There is something wonderfully unique in thea wang’s solar system. With deep intensity she transforms random encounters, loneliness and love into euphonious short stories that open doors into others lives – and we get to be guests for a little while. With her singles, the Norwegian songwriter has already proven that she possesses the ability to write folk-pop tracks that dive into the deepest of human emotions. Now it’s time for her debut album While He Is Still Asleep, out now.
thea’s debut album is made up of melodic pop songs that take unexpected leaps and fit her magical voice perfectly, helped by electronics and samples that modernize a traditional acoustic singer-songwriter sound. You can hear Joni’s heart beats in her writing, Regina Spektor’s tender humour in her lyrics.
We asked thea to do an in depth track by track breakdown of While He Is Still Asleep for us. Read it below.
I Wrote You Letters (fieldrec from andrews porch)
A field recording of me and my boyfriend Gudmund (playing the the guitar) trying to figure out how to arrange the song, recorded on my phone from the porch of andrew, in Alhambra, Los Angeles. Feels like a time-capsule of the magical days, making the record.
Tell Me About It:
The first time I listened to this song when finished, in Andrew’s studio I felt whole. If I died the next day, it would be ok. It was first made by being alone in my room in Oslo, fooling around with my op1. I Remember I found a really nice synth sound and put my phone in recording mode to record my improvisation. I then showed it to Jørgen Kasbo, and we tried to play it, and finish the structures. I remember listening to the phone-recording after our rehearsal thinking “This feels like a new beginning. I really love this”. I then worked a loooot on finding the right words to it, getting help from Sidsel Endresen, Sophie De Rohan and Gudmund Guren with some sentences here and there, so it would feel right. I wanted it to be a song for the times when I’m a bit lost, and need someone to get me back into my own skin again. The last part with the lyrics was something I added in LA, that I had written in my notes – and happened quite spontaneously, when I felt it was lacking a part. I still remember recording this song in the night in Record Plant, singing this upon the last part and feeling like it all came together.
While He Is Still Asleep
The song that was the start of making this record. The first song I wrote on the guitar – and the first song that made me understand that I had a solo-project within me and a lot of stories that had to get out, in order to move on. WHISA as I call it is a short glimpse into your neighbour’s apartment. It’s a melancholic song about heartbreak, love, and the timeless early signs of erosion of a relationship. I had just bought a guitar, tried to learn how to play, and out of that this song appeared. I saw this story and couple clearly in my mind, and for some years I thought I had made it all up. Years later, I realize there may be some hidden truths from my own life at that time in it as well.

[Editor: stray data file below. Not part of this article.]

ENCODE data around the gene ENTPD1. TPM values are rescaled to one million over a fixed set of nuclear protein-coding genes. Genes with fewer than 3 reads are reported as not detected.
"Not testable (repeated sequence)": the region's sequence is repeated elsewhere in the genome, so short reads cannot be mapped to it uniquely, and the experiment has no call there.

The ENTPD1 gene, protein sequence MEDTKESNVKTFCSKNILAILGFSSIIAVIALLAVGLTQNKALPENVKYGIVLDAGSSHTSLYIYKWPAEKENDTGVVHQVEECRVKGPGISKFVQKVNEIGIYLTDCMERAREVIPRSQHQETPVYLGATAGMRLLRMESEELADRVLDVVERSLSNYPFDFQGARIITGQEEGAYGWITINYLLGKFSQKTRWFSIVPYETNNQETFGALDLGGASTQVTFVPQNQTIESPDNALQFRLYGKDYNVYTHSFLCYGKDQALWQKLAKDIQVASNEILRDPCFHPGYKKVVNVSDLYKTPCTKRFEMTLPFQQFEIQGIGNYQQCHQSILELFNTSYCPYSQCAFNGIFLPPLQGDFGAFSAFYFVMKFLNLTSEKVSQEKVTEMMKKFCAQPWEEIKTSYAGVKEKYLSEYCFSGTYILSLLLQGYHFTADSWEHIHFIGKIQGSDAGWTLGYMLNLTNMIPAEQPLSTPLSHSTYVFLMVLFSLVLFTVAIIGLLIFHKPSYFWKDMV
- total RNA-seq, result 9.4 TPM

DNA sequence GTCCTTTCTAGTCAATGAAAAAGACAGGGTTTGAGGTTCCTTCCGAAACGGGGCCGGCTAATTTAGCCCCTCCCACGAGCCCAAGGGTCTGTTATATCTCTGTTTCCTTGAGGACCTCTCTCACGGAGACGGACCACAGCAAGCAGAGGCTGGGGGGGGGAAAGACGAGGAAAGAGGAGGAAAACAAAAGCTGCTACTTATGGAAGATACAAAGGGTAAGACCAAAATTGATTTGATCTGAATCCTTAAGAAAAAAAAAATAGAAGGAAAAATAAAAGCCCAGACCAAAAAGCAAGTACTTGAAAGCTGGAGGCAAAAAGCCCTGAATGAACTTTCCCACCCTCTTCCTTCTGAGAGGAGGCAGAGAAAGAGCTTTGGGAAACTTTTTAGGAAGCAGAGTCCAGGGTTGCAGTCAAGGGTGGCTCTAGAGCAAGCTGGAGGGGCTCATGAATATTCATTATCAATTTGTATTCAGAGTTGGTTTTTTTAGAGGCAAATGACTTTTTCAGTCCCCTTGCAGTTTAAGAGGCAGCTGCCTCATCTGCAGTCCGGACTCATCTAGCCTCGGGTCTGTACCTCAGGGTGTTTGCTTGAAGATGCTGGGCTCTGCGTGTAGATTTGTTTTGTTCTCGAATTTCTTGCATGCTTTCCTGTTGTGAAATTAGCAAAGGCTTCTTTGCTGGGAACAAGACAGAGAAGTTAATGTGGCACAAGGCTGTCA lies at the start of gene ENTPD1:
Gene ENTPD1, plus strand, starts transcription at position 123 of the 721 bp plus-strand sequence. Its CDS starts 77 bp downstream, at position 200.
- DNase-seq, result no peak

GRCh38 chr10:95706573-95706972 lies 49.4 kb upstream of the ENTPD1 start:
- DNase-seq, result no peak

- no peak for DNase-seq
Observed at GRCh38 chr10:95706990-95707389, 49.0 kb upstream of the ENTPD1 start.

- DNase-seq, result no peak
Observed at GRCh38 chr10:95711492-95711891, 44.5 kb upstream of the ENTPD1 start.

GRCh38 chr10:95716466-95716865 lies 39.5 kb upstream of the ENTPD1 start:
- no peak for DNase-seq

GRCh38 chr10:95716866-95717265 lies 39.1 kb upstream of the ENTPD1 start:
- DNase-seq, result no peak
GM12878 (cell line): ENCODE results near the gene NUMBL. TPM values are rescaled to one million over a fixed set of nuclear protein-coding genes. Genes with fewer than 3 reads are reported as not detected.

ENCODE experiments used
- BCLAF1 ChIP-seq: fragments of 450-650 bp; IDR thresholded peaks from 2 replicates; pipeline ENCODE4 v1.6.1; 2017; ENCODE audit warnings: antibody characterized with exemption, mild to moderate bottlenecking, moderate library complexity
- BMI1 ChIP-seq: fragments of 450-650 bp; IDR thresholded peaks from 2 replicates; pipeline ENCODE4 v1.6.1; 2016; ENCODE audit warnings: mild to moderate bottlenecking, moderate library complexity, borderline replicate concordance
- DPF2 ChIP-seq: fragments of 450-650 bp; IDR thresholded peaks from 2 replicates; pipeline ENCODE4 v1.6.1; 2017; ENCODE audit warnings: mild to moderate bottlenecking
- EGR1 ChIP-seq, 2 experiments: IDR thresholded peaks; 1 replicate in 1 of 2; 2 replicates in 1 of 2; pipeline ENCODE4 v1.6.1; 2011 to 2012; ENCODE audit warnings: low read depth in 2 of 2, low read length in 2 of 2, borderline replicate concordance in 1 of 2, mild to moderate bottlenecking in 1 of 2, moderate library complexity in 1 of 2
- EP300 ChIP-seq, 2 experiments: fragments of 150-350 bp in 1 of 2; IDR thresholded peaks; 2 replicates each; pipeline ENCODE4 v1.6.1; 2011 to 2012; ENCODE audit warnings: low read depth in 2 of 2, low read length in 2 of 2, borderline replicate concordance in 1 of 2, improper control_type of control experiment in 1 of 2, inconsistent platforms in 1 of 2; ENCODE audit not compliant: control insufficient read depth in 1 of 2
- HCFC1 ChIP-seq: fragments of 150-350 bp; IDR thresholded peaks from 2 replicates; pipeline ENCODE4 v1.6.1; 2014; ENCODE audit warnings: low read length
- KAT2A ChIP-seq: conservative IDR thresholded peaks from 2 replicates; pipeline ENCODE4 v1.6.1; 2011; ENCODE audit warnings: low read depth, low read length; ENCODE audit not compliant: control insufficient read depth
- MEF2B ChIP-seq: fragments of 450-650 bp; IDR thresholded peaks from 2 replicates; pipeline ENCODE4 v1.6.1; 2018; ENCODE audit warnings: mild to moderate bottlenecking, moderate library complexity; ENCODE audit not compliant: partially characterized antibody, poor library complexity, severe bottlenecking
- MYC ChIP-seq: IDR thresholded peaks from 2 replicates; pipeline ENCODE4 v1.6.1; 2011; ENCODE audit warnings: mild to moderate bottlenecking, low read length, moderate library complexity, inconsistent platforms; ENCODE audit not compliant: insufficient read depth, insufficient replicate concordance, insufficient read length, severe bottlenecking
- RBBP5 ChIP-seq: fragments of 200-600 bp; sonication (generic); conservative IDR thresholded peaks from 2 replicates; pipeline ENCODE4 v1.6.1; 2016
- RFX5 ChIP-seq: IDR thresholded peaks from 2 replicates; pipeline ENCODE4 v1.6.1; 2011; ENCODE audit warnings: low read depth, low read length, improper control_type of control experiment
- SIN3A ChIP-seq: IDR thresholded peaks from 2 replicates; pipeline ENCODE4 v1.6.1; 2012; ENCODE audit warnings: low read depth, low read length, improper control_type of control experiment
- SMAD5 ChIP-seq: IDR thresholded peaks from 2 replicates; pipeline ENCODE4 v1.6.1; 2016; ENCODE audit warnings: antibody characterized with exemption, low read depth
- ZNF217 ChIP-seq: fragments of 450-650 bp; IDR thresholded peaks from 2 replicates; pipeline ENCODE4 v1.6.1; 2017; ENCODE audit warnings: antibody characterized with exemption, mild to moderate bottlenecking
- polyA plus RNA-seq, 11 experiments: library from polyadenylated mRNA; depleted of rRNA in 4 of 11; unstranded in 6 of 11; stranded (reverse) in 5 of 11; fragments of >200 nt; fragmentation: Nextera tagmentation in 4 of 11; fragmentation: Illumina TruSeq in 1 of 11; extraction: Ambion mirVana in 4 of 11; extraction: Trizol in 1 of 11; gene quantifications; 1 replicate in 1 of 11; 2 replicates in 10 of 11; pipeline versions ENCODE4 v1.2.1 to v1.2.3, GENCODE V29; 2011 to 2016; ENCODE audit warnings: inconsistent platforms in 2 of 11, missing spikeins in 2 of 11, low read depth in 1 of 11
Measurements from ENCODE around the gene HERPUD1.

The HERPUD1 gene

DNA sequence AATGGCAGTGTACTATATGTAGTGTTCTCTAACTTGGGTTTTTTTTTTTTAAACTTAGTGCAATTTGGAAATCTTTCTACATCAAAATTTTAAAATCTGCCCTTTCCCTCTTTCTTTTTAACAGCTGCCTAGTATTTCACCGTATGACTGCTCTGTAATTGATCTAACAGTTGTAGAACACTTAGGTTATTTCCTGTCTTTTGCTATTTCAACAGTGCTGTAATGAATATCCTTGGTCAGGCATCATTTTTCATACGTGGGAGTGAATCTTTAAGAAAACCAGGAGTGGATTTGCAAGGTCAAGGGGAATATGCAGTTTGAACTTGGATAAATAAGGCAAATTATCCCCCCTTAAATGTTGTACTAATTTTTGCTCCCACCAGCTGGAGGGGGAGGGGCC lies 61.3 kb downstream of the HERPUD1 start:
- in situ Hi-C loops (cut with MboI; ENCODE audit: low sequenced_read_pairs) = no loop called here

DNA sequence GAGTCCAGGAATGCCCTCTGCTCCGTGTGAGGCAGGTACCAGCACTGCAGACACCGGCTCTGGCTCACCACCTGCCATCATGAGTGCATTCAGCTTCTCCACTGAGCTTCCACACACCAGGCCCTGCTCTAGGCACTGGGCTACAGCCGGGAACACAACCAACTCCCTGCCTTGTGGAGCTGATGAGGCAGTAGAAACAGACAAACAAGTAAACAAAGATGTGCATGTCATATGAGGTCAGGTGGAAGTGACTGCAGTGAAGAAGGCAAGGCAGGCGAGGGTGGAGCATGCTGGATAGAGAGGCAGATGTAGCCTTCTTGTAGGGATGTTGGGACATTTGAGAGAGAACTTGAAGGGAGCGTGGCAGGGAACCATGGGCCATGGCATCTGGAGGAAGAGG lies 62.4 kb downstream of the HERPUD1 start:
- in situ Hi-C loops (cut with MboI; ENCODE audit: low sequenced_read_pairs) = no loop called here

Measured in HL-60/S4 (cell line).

Save Me For Later
“He shook his head said: it’s early. She shook her head, said: it’s late. Life as they knew called for changes. She grabbed her coat, he said wait”. We recorded this outside in Andrews porch, with wind-chimes and the sound of Alhambra. About summer and long-distance relationships, weather, and feeling like a stranger in each other’s worlds, based on a true story.
Cat From Molina
“The cat from moletto never leaves you alone”. A song I produced myself in Copenhagen while procrastinating a school-task. I had the lyrics written from when I was in Italy, and then asked my friend Bjørn Helge if he could send me some beats or something I could create something to. He then sent me this loop, and I improvised some Norwegian lyrics on it, that was a bit wack. I added some vocal layers, and one field-recording from when I was in France with my friends, having a bit of a cold in the beginning – singing straight into my logic project using the built-in microphone. I brought it to LA and figured out we should have some English lyrics on it – and then I found this old text and tried to make it fit the rhythm from the last version. I then added many voices and had tons of fun while adding layer by layer, and that was it. I really like the vibe of this one, and at the same time as it is a bit less “clear” than the other songs on the album, it is one of the scariest lyrics I have written, making up another person’s side of a story. I love the vibe of it!
I Wrote You Letters (piano version)
A longer piano-version of the first song, in a different vibe. I wanted it to contain the feeling of you listening to someone listening to the song on an old record. I asked Bjørn-Helge gammelsæther to add piano to it, and he also recorded the room and his hands when playing it. It starts off by those sounds that could sound like someone putting down a vinyl in the vinyl-player. It is about looking back, triggered by seeing someone who you used to be close to being a stranger, remembering every possible path you could have taken, thinking about the different outcomes and how different your life could have been. At the same time coming to terms and toasting to the times you wasted by looking back at something.